# Halogens role in volcanic sulphur oxidation: photochemical modelling and isotopic constraints (In preparation)

### Abstract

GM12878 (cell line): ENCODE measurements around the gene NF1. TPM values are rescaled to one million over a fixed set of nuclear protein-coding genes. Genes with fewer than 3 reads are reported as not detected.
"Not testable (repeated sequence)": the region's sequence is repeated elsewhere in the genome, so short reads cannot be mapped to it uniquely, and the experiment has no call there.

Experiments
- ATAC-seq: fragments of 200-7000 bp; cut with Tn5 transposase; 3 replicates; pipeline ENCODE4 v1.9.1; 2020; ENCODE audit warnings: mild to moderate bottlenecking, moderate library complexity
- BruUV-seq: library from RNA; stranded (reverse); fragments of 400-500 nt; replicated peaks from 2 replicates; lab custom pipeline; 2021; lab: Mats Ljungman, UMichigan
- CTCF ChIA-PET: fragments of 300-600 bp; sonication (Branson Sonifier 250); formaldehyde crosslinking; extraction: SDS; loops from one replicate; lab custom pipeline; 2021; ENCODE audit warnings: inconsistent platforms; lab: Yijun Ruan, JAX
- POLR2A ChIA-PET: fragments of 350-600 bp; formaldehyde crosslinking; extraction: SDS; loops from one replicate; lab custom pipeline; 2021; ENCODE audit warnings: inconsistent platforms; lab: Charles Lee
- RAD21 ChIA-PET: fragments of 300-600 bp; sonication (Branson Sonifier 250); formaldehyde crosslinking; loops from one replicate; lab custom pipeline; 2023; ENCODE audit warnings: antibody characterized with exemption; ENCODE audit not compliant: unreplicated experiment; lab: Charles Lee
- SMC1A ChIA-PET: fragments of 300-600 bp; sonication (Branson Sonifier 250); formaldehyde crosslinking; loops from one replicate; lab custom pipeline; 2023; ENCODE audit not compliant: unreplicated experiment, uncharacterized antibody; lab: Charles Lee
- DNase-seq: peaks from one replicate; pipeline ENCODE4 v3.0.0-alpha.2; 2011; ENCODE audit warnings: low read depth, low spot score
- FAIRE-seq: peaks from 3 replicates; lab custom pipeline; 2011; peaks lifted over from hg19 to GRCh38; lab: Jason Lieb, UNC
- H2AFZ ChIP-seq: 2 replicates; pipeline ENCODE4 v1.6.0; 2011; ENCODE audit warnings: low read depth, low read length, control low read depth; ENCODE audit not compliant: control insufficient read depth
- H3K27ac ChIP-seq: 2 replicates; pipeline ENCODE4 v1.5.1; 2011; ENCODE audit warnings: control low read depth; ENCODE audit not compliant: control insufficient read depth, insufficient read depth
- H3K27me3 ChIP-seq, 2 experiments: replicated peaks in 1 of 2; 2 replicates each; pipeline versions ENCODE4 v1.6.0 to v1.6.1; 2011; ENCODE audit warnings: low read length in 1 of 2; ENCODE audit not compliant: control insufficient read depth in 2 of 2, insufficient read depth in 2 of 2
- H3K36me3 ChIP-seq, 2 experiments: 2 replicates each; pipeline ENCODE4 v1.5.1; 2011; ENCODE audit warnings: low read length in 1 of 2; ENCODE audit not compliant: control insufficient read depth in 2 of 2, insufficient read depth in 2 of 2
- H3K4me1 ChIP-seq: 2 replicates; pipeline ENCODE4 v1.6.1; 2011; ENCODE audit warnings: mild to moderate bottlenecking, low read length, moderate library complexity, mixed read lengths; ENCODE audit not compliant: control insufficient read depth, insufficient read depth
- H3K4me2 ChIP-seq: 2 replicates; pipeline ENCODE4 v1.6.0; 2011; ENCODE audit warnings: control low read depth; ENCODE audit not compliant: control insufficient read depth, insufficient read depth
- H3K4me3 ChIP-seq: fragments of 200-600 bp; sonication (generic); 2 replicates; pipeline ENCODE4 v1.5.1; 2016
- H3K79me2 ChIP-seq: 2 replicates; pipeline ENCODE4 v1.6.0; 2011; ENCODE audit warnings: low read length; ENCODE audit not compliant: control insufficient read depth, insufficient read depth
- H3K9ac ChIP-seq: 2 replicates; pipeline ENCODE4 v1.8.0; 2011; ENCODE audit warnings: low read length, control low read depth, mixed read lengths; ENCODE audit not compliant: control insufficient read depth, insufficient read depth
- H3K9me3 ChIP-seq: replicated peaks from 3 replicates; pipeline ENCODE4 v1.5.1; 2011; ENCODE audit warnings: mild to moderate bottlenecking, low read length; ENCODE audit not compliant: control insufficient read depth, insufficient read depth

The photochemical box-model CiTTyCAT is used to simulate volcanic sulphur oxidation and the resulting volcanic sulphate oxygen isotopic composition within the core of volcanic plumes. The focus is on volcanic halogens role in volcanic sulphur chemistry during small volcanic eruptions or passive degassing. The model accounts for SO$_2$ oxidation by OH in the gas phase, and by H$_2$O$_2$, O$_3$, O$_2$ catalysed by transition metal ions (TMI), and HOX (HOX = HOBr + HOCl) in the liquid phase of either volcanic water droplets (referred here as condensing plume), or sulphate aerosols (referred here as non-condensing plume). It also describes transfer of oxygen mass-independent anomalies (O-MIF) from atmospheric oxidants to sulphate. For condensing plumes (liquid water), the first finding is that ozone depletion events (ODEs) triggered by halogens heterogeneous chemistry may also occur in plumes cores in presence of water droplets. The second finding is that, halogens presence does not affect the hierarchy of oxidation pathways. The O$_2$/TMI sulphur oxidation pathway remains dominant even for relatively low TMI aqueous concentrations, generating volcanic sulphates with low O-MIF (~ 0 ‰), this result is comparable to isotopic measurements on sulphates collected from volcanic ash-deposits. For non-condensing plumes (only sulphate aerosols), the first finding is that ODEs can occur even at very low halogen loadings (~50 ppbv). The rate of sulphur oxidation is much lower than for condensing plumes, and sulphur oxidation is dominated by H$_2$O$_2$ on sulphate aerosols and by OH in the gas phase. The second finding is that, the relative contributions of H$_2$O$_2$ and OH is determined by halogens loading, and that the higher the halogens concentration is, the higher is the H$_2$O$_2$ contribution to sulphate production. The third finding for non-condensing plumes is that halogens presence does not impact significantly the final sulphate O-MIF, which remains between the range of 0.8 - 1.4 ‰. The latter result is in contrast with the lack of O-MIF measured in sulphates collected from volcanic ash, suggesting different hierarchy of oxidation pathways might be active for different plume environments. The condensing and non-condensing simulations results suggest that the sulphate found on volcanic ash-deposits is likely to be formed via SO$_2$ oxidation in water-rich phases and not in the gas phase or on sulphate aerosols during passive degassing.